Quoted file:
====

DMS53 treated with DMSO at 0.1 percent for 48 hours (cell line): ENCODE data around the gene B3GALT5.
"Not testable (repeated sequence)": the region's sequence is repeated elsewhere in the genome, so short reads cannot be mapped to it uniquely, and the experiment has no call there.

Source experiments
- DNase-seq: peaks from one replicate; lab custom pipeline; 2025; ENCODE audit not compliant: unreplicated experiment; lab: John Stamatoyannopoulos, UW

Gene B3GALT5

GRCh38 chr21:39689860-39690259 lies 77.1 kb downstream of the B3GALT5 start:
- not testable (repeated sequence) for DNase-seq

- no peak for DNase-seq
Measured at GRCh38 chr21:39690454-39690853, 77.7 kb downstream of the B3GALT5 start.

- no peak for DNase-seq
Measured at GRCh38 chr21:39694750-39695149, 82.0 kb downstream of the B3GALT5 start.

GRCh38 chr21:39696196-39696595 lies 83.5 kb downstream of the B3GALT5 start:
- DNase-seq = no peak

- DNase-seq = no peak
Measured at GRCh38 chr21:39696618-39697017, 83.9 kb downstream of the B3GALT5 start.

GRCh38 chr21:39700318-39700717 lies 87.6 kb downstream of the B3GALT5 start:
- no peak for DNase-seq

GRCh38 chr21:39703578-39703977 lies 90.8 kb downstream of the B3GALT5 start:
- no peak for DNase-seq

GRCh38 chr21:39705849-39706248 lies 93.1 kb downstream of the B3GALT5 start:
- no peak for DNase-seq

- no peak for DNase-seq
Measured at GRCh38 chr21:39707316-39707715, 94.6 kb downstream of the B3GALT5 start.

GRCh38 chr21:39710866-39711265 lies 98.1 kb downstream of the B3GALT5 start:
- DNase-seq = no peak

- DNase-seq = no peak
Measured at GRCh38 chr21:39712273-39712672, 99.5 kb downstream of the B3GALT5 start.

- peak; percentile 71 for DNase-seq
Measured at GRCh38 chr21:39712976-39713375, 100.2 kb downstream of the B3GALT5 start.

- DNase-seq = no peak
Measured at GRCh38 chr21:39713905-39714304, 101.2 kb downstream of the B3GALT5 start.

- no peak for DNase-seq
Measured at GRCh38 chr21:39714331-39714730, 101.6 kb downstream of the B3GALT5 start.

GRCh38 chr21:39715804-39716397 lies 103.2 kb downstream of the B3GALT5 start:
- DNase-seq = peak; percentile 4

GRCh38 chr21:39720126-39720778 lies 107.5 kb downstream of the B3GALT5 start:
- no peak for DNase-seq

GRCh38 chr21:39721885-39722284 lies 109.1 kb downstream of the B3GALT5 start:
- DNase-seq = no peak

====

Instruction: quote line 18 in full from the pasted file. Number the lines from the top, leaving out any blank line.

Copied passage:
GRCh38 chr21:39703578-39703977 lies 90.8 kb downstream of the B3GALT5 start: